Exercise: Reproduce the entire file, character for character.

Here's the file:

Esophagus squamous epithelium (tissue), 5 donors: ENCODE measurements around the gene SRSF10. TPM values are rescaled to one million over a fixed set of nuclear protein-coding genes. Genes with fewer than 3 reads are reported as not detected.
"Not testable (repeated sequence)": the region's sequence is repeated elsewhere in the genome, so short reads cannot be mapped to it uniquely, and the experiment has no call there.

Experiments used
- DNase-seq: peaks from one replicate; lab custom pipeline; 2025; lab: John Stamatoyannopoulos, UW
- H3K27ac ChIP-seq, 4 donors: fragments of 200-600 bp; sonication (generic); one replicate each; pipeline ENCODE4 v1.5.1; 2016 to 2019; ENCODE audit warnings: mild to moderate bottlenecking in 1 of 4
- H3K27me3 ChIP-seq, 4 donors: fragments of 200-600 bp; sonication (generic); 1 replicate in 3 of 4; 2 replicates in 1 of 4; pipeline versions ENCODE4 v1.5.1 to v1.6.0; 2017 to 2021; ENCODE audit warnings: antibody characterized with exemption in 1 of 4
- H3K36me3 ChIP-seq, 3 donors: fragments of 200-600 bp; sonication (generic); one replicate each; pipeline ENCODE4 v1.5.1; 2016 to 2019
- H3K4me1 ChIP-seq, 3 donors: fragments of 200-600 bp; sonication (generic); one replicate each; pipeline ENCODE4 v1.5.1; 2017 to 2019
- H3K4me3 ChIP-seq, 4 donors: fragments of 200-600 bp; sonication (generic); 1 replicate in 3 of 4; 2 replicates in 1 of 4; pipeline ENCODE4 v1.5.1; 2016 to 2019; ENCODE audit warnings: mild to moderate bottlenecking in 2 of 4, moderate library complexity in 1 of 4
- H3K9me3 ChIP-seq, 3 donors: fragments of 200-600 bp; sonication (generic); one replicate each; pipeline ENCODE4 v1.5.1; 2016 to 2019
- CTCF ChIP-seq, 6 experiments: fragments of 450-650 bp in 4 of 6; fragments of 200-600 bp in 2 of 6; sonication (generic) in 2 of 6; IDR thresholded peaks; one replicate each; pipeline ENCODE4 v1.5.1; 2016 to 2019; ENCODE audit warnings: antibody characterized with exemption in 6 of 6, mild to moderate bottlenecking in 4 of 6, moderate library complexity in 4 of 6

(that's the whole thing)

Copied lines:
Esophagus squamous epithelium (tissue), 5 donors: ENCODE measurements around the gene SRSF10. TPM values are rescaled to one million over a fixed set of nuclear protein-coding genes. Genes with fewer than 3 reads are reported as not detected.
"Not testable (repeated sequence)": the region's sequence is repeated elsewhere in the genome, so short reads cannot be mapped to it uniquely, and the experiment has no call there.

Experiments used
- DNase-seq: peaks from one replicate; lab custom pipeline; 2025; lab: John Stamatoyannopoulos, UW
- H3K27ac ChIP-seq, 4 donors: fragments of 200-600 bp; sonication (generic); one replicate each; pipeline ENCODE4 v1.5.1; 2016 to 2019; ENCODE audit warnings: mild to moderate bottlenecking in 1 of 4
- H3K27me3 ChIP-seq, 4 donors: fragments of 200-600 bp; sonication (generic); 1 replicate in 3 of 4; 2 replicates in 1 of 4; pipeline versions ENCODE4 v1.5.1 to v1.6.0; 2017 to 2021; ENCODE audit warnings: antibody characterized with exemption in 1 of 4
- H3K36me3 ChIP-seq, 3 donors: fragments of 200-600 bp; sonication (generic); one replicate each; pipeline ENCODE4 v1.5.1; 2016 to 2019
- H3K4me1 ChIP-seq, 3 donors: fragments of 200-600 bp; sonication (generic); one replicate each; pipeline ENCODE4 v1.5.1; 2017 to 2019
- H3K4me3 ChIP-seq, 4 donors: fragments of 200-600 bp; sonication (generic); 1 replicate in 3 of 4; 2 replicates in 1 of 4; pipeline ENCODE4 v1.5.1; 2016 to 2019; ENCODE audit warnings: mild to moderate bottlenecking in 2 of 4, moderate library complexity in 1 of 4
- H3K9me3 ChIP-seq, 3 donors: fragments of 200-600 bp; sonication (generic); one replicate each; pipeline ENCODE4 v1.5.1; 2016 to 2019
- CTCF ChIP-seq, 6 experiments: fragments of 450-650 bp in 4 of 6; fragments of 200-600 bp in 2 of 6; sonication (generic) in 2 of 6; IDR thresholded peaks; one replicate each; pipeline ENCODE4 v1.5.1; 2016 to 2019; ENCODE audit warnings: antibody characterized with exemption in 6 of 6, mild to moderate bottlenecking in 4 of 6, moderate library complexity in 4 of 6